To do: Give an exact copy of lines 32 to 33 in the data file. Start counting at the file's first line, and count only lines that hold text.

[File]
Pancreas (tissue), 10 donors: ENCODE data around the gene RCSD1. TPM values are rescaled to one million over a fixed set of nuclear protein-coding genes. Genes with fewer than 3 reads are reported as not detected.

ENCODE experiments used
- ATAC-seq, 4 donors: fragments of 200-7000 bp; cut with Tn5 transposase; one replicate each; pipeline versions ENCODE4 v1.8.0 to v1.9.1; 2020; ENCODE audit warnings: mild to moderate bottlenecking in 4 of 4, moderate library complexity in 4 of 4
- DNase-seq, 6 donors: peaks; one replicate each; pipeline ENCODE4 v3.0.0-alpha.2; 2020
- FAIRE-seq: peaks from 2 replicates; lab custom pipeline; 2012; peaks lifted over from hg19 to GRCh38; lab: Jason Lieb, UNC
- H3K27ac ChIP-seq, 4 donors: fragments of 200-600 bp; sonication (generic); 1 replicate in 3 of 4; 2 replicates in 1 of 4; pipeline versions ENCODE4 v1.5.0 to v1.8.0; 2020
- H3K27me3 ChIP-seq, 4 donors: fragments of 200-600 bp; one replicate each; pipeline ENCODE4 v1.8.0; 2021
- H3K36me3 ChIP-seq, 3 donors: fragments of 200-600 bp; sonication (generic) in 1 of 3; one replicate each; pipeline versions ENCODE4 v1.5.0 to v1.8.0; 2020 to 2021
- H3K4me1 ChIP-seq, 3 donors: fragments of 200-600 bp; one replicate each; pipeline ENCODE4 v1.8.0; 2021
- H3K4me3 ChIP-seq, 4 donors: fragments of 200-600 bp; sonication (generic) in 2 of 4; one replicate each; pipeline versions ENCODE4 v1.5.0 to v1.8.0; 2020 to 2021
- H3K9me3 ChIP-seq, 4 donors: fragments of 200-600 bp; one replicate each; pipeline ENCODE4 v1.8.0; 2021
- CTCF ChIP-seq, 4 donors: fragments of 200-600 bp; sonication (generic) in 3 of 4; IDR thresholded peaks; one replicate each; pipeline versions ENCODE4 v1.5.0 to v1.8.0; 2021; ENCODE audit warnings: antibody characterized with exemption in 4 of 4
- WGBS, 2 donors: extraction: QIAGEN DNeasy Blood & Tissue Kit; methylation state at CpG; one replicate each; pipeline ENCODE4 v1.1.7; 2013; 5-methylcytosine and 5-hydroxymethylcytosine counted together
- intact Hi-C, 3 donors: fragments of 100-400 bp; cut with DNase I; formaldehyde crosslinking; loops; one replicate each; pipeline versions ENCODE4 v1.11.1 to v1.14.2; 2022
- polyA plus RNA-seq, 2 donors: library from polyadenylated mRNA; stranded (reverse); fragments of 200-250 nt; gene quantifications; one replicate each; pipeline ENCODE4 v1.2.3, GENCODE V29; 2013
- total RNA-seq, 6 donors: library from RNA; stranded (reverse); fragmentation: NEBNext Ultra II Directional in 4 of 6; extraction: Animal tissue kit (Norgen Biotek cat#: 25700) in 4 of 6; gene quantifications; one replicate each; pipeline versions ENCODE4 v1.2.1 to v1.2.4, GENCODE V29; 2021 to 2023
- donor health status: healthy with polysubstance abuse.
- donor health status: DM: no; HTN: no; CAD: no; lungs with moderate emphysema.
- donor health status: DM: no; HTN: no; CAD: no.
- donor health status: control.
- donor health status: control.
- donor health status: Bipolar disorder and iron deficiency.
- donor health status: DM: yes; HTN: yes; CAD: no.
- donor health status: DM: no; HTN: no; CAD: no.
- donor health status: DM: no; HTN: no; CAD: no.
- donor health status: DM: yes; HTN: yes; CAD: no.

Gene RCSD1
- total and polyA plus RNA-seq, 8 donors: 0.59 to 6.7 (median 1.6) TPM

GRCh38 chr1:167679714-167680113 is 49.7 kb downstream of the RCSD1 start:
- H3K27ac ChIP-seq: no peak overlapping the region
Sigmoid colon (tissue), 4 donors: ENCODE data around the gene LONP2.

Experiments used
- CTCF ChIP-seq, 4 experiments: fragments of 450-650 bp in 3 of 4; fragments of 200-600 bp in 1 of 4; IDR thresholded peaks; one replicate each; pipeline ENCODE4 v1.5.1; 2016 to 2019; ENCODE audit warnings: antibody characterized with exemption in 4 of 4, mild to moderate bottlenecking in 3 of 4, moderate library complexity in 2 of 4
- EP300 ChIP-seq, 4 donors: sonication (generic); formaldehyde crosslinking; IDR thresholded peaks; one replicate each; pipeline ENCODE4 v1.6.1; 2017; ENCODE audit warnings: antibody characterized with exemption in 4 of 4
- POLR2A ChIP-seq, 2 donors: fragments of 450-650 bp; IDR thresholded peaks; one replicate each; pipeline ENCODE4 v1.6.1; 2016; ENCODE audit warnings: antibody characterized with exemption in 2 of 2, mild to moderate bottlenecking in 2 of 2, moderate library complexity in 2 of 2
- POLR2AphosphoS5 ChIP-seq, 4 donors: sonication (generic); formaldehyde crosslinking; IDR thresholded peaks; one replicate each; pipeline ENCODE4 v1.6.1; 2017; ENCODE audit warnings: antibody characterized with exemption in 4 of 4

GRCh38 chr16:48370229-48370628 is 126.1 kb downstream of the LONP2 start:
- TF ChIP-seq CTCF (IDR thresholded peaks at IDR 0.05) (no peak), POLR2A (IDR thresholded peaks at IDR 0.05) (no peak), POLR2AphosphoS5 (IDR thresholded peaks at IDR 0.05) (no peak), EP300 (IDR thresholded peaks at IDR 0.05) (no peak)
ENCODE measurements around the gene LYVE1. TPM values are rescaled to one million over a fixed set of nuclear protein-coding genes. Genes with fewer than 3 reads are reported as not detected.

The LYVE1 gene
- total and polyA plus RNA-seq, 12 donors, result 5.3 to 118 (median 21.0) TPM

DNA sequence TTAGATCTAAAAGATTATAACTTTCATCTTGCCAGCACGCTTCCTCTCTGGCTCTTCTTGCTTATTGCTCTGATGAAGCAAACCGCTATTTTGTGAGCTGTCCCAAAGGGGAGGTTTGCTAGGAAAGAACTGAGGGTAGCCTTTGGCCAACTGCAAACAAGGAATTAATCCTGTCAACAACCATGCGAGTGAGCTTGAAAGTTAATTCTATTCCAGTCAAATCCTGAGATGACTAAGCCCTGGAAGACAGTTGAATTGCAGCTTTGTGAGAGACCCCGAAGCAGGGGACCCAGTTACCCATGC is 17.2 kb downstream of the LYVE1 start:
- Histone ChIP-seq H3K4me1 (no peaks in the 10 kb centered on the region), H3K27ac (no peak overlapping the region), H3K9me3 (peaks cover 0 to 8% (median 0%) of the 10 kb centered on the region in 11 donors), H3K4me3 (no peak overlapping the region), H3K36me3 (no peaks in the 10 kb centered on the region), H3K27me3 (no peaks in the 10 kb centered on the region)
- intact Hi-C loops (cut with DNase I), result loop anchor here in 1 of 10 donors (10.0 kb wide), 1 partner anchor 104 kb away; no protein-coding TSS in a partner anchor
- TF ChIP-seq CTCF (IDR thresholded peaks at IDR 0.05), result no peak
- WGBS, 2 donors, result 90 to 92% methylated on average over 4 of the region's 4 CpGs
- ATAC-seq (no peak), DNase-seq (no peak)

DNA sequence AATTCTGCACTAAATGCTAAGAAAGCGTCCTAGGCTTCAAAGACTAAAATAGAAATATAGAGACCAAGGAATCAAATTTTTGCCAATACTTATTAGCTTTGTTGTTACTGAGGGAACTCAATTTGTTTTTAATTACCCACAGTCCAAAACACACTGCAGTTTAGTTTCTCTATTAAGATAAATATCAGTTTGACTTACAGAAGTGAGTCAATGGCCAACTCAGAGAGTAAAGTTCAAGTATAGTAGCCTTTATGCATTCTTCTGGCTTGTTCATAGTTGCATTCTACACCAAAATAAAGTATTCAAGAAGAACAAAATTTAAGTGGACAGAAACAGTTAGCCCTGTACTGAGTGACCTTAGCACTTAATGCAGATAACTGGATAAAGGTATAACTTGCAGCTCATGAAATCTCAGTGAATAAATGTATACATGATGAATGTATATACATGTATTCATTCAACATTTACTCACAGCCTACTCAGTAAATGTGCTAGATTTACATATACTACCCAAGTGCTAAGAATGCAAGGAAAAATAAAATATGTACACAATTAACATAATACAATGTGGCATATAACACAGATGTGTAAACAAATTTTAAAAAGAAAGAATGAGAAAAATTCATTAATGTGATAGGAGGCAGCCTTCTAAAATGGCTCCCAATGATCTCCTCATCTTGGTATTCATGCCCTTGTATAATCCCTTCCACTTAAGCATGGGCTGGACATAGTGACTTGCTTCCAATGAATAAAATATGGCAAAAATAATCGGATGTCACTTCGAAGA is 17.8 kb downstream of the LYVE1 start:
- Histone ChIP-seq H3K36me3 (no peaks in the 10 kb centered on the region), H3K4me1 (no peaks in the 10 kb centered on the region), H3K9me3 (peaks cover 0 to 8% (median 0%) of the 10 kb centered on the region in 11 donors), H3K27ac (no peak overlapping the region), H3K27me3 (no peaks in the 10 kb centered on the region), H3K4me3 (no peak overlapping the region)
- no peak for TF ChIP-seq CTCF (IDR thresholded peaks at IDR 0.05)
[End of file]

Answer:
Experiments used
- CTCF ChIP-seq, 4 experiments: fragments of 450-650 bp in 3 of 4; fragments of 200-600 bp in 1 of 4; IDR thresholded peaks; one replicate each; pipeline ENCODE4 v1.5.1; 2016 to 2019; ENCODE audit warnings: antibody characterized with exemption in 4 of 4, mild to moderate bottlenecking in 3 of 4, moderate library complexity in 2 of 4